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Pre-WW2 Military and Naval Aviation Please use this forum to discuss Military and Naval Aviation before the Second World War.

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Old 17th May 2020, 11:23
paulmcmillan paulmcmillan is online now
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US Navy Bailout October 27, 1930

Last one for now

Lieut Felix Locke Baker of USN baled out of an aircraft on October 27, 1930 at Ocean ,San Diego,Calif.

I have the following info but not any info on the airplane involved I wonder if any on could supply an ID..

Naval Flyer Jumps After
Ship Ignites
San Diego, Oct 27 (AP) - Forced to take to his parachute when his
plane caught fire over the ocean off
San Diego today, Lieut P D (sic) Baker
a naval flyer, was picked up by the
Destroyer Trever (USS Trever (DD-339), and escaped with
minor injuries.
The cause of the fire was not determined. Baker "bailed out"
with his parachute and the in order
not to be dragged under water, when the
billowing folds struck the water. He released himself from it.
About forty
feet above the water, he either fell
or was shaken off and dropped that
distance with nothing to break his
fall
The Trever took him aboard. suffering
from shock and from burns
about the legs. He was
was brought into port at once, the
Trever being met by a boat from
the plane carrier Langley (USS Langley (CV-1/AV-3) ) in
which the officer was taken to
the hospital at North Island
for treatment


I have the following more detailed first person report

Lieutenant F. L. Baker. United States Navy. recently had two freak thrills during one never-to-be-forgotten flight while engaged in bombing tests from a fighting plane. At 5000 feet he went into a vertical dive, when suddenly a large mass of red-hot gasoline struck him full in the face. Whereupon the battle for life began in deadly earnest. Seconds later A terrific explosion rocked the cockpit, followed by a sizable blaze. There was only one thing for Lieutenant Baker to do and he did it. He explains: "I went over the side head first then found the ripcord and pulled it The Chute functioned perfectly." Noting that he now was over water the flier. when he got within a couple of hundred feet of the surface. unstrapped his chute harness and inflated his rubber life jacket. But soon he found, to his alarm. that his shoulders were caught in the chute harness. It was while attemping to disengage himself that the officer had his second. and probably his biggest thrill of the day. Unwittingly he upped over his Parachute seat. with the result that from a height of at least 100 feet he found himself diving head first a tremendous speed toward the water. During this unscheduled stunt he turned over twice but nevertheless hit the water in. a perfect dive! Fortunately immediate rescue was at hand in the form of a destroyer towing the target at which' Lieutenant. Baker had been aiming a few moments earlier during bombing practice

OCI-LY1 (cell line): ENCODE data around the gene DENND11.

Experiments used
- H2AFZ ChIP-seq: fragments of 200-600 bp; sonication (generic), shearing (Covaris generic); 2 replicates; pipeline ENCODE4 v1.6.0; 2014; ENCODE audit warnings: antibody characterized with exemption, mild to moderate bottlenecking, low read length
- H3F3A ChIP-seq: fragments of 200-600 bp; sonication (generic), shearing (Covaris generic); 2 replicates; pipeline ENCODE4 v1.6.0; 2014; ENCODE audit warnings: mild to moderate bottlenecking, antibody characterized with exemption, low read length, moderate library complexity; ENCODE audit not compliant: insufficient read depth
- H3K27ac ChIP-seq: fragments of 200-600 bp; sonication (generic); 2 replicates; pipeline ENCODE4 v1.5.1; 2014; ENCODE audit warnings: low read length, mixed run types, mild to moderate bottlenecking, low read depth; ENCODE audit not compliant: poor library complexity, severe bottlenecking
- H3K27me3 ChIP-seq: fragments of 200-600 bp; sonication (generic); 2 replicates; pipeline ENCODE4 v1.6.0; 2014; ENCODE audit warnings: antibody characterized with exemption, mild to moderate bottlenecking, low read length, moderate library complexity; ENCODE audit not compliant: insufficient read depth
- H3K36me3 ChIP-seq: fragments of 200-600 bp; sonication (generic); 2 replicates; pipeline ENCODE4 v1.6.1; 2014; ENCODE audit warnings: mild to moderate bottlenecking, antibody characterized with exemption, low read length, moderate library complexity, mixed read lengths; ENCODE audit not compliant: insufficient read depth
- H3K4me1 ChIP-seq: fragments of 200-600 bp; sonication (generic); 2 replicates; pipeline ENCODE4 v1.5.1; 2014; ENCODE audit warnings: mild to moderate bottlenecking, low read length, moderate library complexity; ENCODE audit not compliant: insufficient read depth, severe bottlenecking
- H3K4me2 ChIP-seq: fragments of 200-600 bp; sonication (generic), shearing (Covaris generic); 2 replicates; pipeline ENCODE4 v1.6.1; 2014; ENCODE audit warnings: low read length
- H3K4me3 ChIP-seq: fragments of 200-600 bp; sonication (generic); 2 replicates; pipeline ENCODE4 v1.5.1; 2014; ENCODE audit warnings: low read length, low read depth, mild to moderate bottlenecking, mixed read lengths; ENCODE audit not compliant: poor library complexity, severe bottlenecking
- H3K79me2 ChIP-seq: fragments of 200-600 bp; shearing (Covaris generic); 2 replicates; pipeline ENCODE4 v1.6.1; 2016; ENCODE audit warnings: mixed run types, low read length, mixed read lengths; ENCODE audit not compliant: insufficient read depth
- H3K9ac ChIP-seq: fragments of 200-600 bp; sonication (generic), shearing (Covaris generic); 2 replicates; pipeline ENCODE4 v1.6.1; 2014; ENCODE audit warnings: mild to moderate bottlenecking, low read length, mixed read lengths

Felix Locke Baker - Later Captain USS Essex
Birth 7 Jan 1898
Death 4 Jun 1986


Thanks Paul
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Old 17th May 2020, 16:39
twocee twocee is offline
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Re: US Navy Bailout October 27, 1930

Baker was flying F3B-1, A-7715, from VF-2B. It seems that when he pushed over into a dive a fuel tank seam opened up and allowed the contents to spill into the engine exhaust.
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Old 18th May 2020, 09:58
paulmcmillan paulmcmillan is online now
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Re: US Navy Bailout October 27, 1930

George thanks again for this and the other 2 reports - I have mist of 1930 uUS Navy and US Marines complete thanks to you
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